The Air Force general who oversees Operation Noble Eagle says he is “very comfortable” with the prospect of new F-22 and F-35 fighters taking over the nation’s air sovereignty mission in the “10- to 15-year point.” However, Gen. Gene Renuart told the Senate Armed Services Committee that he is concerned about five to 10 years out, the time period when the Air National Guard F-16s that bear the brunt of Noble Eagle will age out and the production of replacements, namely the F-35, will still be ongoing. (The Government Accountability Office recently reported that a number of alert sites around the country would have to suspend operations beginning in 2010 before they can transition to new aircraft.) Renuart believes that both the F-22 Raptor and F-35 Lightning II Joint Strike Fighter “fit very well into the capabilities [needed] in the next 10 to 15 to 20 years,” but, he acknowledged, “The F-16 will begin to go out of service here shortly.” Renuart told the lawmakers that Air Force officials are “working very aggressively to look at bridge capacities,” but they “haven’t determined the final answer yet.” Still, Renuart added, “So far, I’m very comfortable with their approach.” (Renuart written testimony)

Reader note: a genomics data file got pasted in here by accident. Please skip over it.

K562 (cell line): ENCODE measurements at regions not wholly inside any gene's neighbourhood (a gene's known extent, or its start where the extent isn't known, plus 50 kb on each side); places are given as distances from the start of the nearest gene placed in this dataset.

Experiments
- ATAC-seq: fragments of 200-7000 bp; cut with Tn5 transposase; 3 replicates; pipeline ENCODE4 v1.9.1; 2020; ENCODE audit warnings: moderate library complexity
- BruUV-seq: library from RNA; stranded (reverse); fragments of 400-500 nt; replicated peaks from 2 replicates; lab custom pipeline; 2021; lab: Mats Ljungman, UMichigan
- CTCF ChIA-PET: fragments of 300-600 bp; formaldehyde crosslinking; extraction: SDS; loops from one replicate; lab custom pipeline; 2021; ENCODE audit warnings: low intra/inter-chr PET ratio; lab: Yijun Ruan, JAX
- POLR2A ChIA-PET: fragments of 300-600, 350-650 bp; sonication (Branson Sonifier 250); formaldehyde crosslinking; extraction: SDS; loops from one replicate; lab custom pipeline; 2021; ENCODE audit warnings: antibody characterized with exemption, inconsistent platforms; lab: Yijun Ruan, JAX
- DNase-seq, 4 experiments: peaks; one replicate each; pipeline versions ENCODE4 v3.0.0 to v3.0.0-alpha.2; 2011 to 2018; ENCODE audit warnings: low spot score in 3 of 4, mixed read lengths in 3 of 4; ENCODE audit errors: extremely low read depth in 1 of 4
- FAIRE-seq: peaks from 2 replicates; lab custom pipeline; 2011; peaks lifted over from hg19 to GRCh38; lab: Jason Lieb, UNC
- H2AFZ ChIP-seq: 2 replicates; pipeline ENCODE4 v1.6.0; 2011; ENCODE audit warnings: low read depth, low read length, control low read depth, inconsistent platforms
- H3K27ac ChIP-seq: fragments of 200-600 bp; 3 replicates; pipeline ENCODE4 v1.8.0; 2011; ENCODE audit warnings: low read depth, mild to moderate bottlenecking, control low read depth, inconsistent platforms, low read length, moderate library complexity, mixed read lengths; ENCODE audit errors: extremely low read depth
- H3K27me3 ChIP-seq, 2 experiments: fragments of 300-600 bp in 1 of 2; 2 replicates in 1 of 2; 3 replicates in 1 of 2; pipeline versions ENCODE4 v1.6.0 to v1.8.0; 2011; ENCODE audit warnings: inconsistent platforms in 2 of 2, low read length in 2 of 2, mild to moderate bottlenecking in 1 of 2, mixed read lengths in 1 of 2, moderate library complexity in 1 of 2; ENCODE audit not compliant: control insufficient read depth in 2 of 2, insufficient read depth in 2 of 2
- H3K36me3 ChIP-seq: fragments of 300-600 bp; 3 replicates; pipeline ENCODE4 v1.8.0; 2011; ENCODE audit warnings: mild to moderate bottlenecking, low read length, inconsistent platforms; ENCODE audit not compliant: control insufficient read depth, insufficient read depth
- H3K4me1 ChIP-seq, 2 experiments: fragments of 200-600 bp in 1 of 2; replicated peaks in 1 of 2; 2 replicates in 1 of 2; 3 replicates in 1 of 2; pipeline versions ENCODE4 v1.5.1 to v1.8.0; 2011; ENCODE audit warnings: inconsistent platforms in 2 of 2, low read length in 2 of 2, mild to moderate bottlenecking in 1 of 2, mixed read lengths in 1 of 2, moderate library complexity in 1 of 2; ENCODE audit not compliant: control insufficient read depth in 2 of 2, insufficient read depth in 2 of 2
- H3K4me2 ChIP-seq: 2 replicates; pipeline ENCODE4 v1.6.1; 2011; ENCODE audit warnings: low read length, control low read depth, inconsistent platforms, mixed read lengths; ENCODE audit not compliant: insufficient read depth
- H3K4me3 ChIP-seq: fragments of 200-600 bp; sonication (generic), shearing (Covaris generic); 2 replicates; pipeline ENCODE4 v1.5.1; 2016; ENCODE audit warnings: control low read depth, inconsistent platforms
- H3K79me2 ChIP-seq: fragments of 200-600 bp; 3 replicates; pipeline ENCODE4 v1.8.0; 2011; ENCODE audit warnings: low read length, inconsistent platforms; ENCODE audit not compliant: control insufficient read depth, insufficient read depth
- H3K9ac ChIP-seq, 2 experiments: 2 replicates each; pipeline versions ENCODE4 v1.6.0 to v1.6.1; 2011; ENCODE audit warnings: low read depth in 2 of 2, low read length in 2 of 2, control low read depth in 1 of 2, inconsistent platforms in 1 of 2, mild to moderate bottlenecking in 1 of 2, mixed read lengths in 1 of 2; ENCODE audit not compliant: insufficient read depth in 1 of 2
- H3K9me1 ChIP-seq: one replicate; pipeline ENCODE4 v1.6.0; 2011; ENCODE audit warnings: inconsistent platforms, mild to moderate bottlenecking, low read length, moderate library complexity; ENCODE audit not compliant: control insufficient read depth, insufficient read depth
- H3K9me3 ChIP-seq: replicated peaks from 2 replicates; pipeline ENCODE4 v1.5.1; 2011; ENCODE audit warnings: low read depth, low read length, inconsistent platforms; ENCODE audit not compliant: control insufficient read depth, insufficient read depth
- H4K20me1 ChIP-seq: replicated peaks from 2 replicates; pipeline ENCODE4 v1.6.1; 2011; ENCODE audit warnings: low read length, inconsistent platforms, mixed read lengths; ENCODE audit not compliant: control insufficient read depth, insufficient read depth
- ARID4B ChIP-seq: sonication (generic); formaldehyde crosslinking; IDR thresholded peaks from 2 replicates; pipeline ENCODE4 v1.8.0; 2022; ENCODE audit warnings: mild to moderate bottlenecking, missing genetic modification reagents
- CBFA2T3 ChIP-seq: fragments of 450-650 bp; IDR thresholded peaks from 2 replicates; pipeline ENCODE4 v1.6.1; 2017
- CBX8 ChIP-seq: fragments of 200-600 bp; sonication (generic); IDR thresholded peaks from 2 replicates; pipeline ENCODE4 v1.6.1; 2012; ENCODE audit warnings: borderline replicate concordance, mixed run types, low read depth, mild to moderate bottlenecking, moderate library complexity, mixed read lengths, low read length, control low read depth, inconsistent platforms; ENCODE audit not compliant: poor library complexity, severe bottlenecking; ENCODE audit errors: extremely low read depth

In a nighttime ceremony contrived to continue concealment of many of its features, the new B-21 bomber rolled out of Northrop Grumman's Palmdale, Calif. plant Dec. 2. Defense Secretary Lloyd Austin said the aircraft's advanced technology represents "deterrence, the American way."